New PPP Loan Insurance Covers Food Service Establishments if the SBA Later Finds They Were Ineligible for the PPP Loan Program

Businesses that benefited from PPP loans were required to meet the “necessity certification” requirement and consider alternative sources of liquidity, while also taking into account “affiliated” businesses, prior to submitting a loan application. Consider PPP loan insurance to cover damages, legal fees and fines if the SBA determines that your business was ineligible for the loan.

As one of the industries most affected by the COVID-19 pandemic, food service establishments large and small have been looking for relief since March. Many of them received it in the form of PPP loans.

Restaurants and other hospitality businesses took in more than $42 billion in U.S. Small Business Administration (SBA) Paycheck Protection Program (PPP) loans, accounting for as many as 8.07 percent of total distributed loans.

Although the program was originally intended to help businesses with fewer than 500 workers, large hospitality and restaurant chains like Shake Shack, Ruth’s Chris and P.F. Chang’s won PPP exemptions to bridge their operations until they open their doors open once again.

What most recipients don’t realize, though, is that the SBA has a six-year window in which to audit a PPP loan recipient’s initial application for the loan. The SBA wants to know that PPP loan recipients meet the “necessity certification” requirement, including that they considered alternative sources of liquidity prior to applying for the loan, and that the recipients qualified for the program even after taking into account all of their “affiliated” businesses. 

The PPP’s Necessity Certification and Affiliation Rules

The Coronavirus Aid, Relief and Economic Security Act and subsequent legislation, which has allocated more than $510 billion in small business pandemic relief, made PPP loans available for businesses that, at the time of application:

  • Certified that the “current economic uncertainty makes this loan request necessary to support the ongoing operations of the applicant,” otherwise known as the “necessity certification.”
  • Considered access to alternative sources of liquidity “sufficient to support their ongoing operations in a manner that is not significantly detrimental to the business,” prior to applying for the PPP loan.
  • Have 500 or fewer employees, taking into account any and all affiliates. Certain businesses, including portfolio companies of private equity funds, may be at risk that the SBA will interpret their affiliation rules more conservatively than expected.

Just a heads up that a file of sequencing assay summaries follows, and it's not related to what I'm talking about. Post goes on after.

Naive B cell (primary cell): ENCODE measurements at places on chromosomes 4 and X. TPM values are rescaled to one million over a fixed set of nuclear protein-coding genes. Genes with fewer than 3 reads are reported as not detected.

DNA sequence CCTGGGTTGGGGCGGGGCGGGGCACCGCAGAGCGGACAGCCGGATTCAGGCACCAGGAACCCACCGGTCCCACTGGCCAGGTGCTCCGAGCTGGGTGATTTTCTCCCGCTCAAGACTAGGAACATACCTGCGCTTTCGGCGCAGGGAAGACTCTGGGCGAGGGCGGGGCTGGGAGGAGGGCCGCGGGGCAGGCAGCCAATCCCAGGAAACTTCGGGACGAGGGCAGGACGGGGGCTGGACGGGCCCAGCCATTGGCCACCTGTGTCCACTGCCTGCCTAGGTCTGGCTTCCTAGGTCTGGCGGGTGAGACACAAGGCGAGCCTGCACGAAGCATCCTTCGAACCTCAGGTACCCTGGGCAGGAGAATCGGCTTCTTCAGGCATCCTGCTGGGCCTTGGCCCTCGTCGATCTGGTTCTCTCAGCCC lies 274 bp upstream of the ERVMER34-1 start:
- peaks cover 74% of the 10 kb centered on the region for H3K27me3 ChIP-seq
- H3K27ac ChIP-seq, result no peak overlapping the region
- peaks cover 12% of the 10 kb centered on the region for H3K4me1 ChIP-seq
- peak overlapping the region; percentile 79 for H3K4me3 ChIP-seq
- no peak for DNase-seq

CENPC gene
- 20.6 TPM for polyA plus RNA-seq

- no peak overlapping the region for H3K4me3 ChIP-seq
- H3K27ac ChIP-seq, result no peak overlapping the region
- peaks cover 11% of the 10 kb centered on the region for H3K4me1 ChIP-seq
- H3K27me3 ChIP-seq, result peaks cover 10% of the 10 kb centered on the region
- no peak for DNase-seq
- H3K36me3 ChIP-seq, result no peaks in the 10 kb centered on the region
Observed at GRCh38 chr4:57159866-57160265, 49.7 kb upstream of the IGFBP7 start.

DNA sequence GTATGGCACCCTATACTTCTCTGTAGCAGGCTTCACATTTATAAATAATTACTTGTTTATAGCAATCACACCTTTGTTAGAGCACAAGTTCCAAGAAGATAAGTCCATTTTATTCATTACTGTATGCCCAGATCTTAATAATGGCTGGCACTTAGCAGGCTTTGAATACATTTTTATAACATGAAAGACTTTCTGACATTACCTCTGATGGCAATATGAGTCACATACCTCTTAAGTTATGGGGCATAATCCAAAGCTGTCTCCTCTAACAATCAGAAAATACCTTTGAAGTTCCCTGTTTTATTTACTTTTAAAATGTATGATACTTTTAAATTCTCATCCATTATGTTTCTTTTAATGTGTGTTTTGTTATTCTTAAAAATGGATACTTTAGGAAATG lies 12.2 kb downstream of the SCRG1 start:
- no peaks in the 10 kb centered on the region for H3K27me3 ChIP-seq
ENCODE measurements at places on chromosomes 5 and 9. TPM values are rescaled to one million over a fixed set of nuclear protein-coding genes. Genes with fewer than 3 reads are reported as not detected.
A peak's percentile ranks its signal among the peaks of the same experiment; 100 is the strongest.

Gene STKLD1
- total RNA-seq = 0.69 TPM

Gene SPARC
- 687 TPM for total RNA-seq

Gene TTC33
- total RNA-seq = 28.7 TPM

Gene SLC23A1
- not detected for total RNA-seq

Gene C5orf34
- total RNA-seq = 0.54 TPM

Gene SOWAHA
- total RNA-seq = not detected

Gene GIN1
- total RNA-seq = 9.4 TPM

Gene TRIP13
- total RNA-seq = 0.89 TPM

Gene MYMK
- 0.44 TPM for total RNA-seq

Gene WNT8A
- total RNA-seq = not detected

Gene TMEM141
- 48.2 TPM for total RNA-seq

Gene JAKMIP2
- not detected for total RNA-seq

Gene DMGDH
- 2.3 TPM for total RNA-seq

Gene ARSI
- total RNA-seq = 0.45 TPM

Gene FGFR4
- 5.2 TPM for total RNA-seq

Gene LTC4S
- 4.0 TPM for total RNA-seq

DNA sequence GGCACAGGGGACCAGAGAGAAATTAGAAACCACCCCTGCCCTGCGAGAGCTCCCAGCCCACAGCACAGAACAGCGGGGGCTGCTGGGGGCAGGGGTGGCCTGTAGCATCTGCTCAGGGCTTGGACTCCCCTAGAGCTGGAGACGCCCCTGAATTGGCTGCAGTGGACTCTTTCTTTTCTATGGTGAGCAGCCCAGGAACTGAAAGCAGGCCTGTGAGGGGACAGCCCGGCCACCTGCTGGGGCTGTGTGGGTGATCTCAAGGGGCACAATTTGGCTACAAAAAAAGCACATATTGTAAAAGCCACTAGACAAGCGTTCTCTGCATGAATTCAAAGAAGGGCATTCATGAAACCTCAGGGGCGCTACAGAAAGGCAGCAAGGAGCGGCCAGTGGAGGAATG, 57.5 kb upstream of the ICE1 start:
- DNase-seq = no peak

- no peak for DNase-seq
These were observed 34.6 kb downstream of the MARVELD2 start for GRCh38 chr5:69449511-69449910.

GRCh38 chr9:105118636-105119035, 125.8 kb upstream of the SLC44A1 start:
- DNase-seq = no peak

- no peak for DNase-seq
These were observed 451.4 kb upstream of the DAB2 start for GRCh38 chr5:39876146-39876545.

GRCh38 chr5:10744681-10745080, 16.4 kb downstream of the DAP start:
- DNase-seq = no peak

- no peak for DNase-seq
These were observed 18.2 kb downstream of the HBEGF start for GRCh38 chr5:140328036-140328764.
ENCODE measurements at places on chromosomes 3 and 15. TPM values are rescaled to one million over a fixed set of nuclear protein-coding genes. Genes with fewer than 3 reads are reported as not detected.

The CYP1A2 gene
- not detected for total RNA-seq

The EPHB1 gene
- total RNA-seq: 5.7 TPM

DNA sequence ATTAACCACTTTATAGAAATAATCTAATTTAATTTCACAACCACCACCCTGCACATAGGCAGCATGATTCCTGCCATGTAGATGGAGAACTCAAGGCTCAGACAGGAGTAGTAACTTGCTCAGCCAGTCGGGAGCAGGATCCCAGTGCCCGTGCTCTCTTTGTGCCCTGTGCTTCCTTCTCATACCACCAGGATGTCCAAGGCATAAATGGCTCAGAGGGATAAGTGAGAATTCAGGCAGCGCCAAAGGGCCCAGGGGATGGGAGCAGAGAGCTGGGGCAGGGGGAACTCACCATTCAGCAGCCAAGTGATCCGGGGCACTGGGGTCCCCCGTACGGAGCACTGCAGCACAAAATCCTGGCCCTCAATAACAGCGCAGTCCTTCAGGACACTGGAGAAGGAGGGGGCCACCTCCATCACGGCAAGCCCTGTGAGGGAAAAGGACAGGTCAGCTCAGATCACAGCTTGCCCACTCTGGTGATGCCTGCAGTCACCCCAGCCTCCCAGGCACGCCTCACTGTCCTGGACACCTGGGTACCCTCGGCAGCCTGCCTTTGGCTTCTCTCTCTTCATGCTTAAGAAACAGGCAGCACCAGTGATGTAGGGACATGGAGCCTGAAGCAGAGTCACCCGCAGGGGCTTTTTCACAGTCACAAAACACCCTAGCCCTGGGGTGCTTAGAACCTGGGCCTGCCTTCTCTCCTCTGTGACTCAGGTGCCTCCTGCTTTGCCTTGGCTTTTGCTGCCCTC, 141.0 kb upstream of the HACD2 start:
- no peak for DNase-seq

The SBA has said that it will audit PPP recipients to ensure these three requirements were met. Businesses that don’t pass the audit may be subject to consequences for submitting false or misleading certifications. This could include being required to return the loan as well as fines and treble (i.e. triple) damages.  These recipients likely also would incur legal and forensic accounting fees in defending themselves against the SBA’s challenge. 

The SBA has created a safe harbor that may apply to recipients of loans of less than $2 million, but has advised that all PPP loans of $2 million or more are “subject to review by SBA for compliance with program requirements.”

Get to Know PPP Loan Insurance

A few insurers are now offering a policy designed to cover businesses that are subsequently deemed to have been ineligible to receive a PPP loan at the time it was granted to them. A PPP loan insurance policy will cover: 

  • Risk that the “necessity certification” was inaccurate when made, as well as the risk of inaccuracy of additional certifications made at the time of the loan application, including employee counts, taking into account the affiliation rules.
  • Losses arising out of the lack of eligibility, including the amount of the loan (if required to be repaid), defense costs, fines, penalties and treble damages. 

While the terms and conditions of this coverage are still evolving, some policies will not cover the government’s denial of loan forgiveness unless the denial is due to the business’ lack of eligibility at the time it applied for the loan. 

For example, if the establishment did not use the PPP loan proceeds according to the SBA requirements, then the policy would not provide coverage. PPP loan policies may also contain exclusions for intentional fraud and reputational damages relating to the improper receipt of a PPP loan.

To obtain PPP loan insurance, applicants must submit:

  • Analysis of how the affiliation rules apply to the business
  • Payroll calculations made in connection with the loan application 
  • Analysis conducted to determine the business could make the “necessity certification,” including analysis of alternative sources of liquidity
  • Data surrounding the impact of COVID-19 on the business
  • Any other materials submitted to the SBA in connection with the PPP loan application

If your restaurant or food service establishment was granted a loan, and after reading the above criteria, you are uncertain you’d pass an SBA audit, consider PPP loan insurance as a way to off-set any potential liability.